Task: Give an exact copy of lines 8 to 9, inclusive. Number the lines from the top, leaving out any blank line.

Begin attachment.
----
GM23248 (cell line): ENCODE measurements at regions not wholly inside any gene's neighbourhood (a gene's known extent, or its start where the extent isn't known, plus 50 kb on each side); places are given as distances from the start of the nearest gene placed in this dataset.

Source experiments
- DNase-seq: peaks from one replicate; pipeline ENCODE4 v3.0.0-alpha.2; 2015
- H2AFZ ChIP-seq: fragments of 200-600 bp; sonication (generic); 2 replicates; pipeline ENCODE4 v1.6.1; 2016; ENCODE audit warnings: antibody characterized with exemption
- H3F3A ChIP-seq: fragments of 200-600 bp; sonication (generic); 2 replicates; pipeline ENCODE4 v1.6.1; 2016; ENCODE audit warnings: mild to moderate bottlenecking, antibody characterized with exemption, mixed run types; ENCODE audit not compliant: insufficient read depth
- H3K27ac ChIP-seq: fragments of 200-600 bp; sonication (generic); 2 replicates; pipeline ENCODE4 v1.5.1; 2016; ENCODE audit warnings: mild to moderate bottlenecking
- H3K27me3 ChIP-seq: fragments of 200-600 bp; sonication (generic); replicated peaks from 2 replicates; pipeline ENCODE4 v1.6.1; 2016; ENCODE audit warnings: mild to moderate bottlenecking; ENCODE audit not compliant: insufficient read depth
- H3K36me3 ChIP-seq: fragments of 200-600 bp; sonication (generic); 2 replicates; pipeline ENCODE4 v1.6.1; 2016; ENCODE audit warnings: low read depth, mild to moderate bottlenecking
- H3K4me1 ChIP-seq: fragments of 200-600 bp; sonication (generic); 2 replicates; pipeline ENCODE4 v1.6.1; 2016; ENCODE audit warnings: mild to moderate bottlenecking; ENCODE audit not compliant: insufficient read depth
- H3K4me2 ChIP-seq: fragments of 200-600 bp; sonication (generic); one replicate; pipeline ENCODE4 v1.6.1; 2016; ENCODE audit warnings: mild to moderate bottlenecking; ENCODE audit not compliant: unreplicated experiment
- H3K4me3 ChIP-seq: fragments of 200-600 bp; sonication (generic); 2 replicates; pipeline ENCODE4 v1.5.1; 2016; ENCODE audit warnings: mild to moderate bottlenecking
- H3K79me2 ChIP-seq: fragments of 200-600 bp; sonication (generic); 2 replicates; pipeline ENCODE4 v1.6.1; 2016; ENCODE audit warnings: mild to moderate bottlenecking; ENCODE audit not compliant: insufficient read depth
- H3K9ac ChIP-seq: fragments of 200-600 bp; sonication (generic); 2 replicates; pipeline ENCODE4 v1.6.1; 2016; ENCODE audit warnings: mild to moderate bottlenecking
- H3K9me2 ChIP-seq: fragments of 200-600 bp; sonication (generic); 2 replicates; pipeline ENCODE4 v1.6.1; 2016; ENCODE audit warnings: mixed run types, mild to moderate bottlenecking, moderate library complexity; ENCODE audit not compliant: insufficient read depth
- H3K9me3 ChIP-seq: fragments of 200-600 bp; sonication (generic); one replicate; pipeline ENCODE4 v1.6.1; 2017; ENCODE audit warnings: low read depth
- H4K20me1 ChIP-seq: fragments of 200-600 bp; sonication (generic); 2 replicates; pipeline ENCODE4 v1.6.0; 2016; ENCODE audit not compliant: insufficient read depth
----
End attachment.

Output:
- H3K36me3 ChIP-seq: fragments of 200-600 bp; sonication (generic); 2 replicates; pipeline ENCODE4 v1.6.1; 2016; ENCODE audit warnings: low read depth, mild to moderate bottlenecking
- H3K4me1 ChIP-seq: fragments of 200-600 bp; sonication (generic); 2 replicates; pipeline ENCODE4 v1.6.1; 2016; ENCODE audit warnings: mild to moderate bottlenecking; ENCODE audit not compliant: insufficient read depth